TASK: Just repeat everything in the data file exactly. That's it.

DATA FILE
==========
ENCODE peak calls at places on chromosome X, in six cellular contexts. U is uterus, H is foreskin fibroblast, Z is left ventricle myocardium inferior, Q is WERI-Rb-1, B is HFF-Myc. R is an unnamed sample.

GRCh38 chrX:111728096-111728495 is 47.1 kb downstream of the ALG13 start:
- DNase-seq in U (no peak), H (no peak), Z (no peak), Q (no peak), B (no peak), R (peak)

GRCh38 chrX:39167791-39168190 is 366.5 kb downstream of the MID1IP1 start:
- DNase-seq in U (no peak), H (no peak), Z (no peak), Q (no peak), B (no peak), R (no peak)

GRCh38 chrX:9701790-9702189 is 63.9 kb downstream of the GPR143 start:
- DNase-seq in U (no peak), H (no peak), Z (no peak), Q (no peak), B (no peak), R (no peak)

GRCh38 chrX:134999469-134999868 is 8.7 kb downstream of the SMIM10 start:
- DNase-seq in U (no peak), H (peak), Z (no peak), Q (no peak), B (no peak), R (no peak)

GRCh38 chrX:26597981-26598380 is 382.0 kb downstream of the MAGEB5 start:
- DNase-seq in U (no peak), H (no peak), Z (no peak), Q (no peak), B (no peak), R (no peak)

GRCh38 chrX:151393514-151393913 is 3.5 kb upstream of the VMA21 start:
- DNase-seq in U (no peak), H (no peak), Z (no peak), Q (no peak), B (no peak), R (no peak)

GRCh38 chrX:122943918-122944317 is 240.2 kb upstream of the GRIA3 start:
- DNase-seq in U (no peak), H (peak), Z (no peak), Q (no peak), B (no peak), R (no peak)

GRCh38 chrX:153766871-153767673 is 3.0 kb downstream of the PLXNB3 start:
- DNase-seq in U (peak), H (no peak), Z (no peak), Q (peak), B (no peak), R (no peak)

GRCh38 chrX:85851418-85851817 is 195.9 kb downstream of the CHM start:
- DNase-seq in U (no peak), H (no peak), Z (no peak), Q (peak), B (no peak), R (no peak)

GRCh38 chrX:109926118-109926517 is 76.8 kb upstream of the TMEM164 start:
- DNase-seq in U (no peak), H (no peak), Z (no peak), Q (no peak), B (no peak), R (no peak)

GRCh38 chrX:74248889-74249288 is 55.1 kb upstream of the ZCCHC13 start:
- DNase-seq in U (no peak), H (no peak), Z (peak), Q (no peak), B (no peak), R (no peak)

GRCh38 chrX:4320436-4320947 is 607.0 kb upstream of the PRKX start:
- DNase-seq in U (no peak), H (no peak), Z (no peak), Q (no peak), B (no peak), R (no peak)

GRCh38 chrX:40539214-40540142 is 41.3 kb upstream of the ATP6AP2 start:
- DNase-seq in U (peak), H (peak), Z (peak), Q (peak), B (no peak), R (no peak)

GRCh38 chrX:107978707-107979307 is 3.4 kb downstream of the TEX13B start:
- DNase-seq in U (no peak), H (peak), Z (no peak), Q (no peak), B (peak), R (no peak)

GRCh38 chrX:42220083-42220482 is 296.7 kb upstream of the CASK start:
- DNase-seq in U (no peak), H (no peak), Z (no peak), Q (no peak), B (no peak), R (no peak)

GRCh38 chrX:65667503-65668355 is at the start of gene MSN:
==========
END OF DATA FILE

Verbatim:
ENCODE peak calls at places on chromosome X, in six cellular contexts. U is uterus, H is foreskin fibroblast, Z is left ventricle myocardium inferior, Q is WERI-Rb-1, B is HFF-Myc. R is an unnamed sample.

GRCh38 chrX:111728096-111728495 is 47.1 kb downstream of the ALG13 start:
- DNase-seq in U (no peak), H (no peak), Z (no peak), Q (no peak), B (no peak), R (peak)

GRCh38 chrX:39167791-39168190 is 366.5 kb downstream of the MID1IP1 start:
- DNase-seq in U (no peak), H (no peak), Z (no peak), Q (no peak), B (no peak), R (no peak)

GRCh38 chrX:9701790-9702189 is 63.9 kb downstream of the GPR143 start:
- DNase-seq in U (no peak), H (no peak), Z (no peak), Q (no peak), B (no peak), R (no peak)

GRCh38 chrX:134999469-134999868 is 8.7 kb downstream of the SMIM10 start:
- DNase-seq in U (no peak), H (peak), Z (no peak), Q (no peak), B (no peak), R (no peak)

GRCh38 chrX:26597981-26598380 is 382.0 kb downstream of the MAGEB5 start:
- DNase-seq in U (no peak), H (no peak), Z (no peak), Q (no peak), B (no peak), R (no peak)

GRCh38 chrX:151393514-151393913 is 3.5 kb upstream of the VMA21 start:
- DNase-seq in U (no peak), H (no peak), Z (no peak), Q (no peak), B (no peak), R (no peak)

GRCh38 chrX:122943918-122944317 is 240.2 kb upstream of the GRIA3 start:
- DNase-seq in U (no peak), H (peak), Z (no peak), Q (no peak), B (no peak), R (no peak)

GRCh38 chrX:153766871-153767673 is 3.0 kb downstream of the PLXNB3 start:
- DNase-seq in U (peak), H (no peak), Z (no peak), Q (peak), B (no peak), R (no peak)

GRCh38 chrX:85851418-85851817 is 195.9 kb downstream of the CHM start:
- DNase-seq in U (no peak), H (no peak), Z (no peak), Q (peak), B (no peak), R (no peak)

GRCh38 chrX:109926118-109926517 is 76.8 kb upstream of the TMEM164 start:
- DNase-seq in U (no peak), H (no peak), Z (no peak), Q (no peak), B (no peak), R (no peak)

GRCh38 chrX:74248889-74249288 is 55.1 kb upstream of the ZCCHC13 start:
- DNase-seq in U (no peak), H (no peak), Z (peak), Q (no peak), B (no peak), R (no peak)

GRCh38 chrX:4320436-4320947 is 607.0 kb upstream of the PRKX start:
- DNase-seq in U (no peak), H (no peak), Z (no peak), Q (no peak), B (no peak), R (no peak)

GRCh38 chrX:40539214-40540142 is 41.3 kb upstream of the ATP6AP2 start:
- DNase-seq in U (peak), H (peak), Z (peak), Q (peak), B (no peak), R (no peak)

GRCh38 chrX:107978707-107979307 is 3.4 kb downstream of the TEX13B start:
- DNase-seq in U (no peak), H (peak), Z (no peak), Q (no peak), B (peak), R (no peak)

GRCh38 chrX:42220083-42220482 is 296.7 kb upstream of the CASK start:
- DNase-seq in U (no peak), H (no peak), Z (no peak), Q (no peak), B (no peak), R (no peak)

GRCh38 chrX:65667503-65668355 is at the start of gene MSN: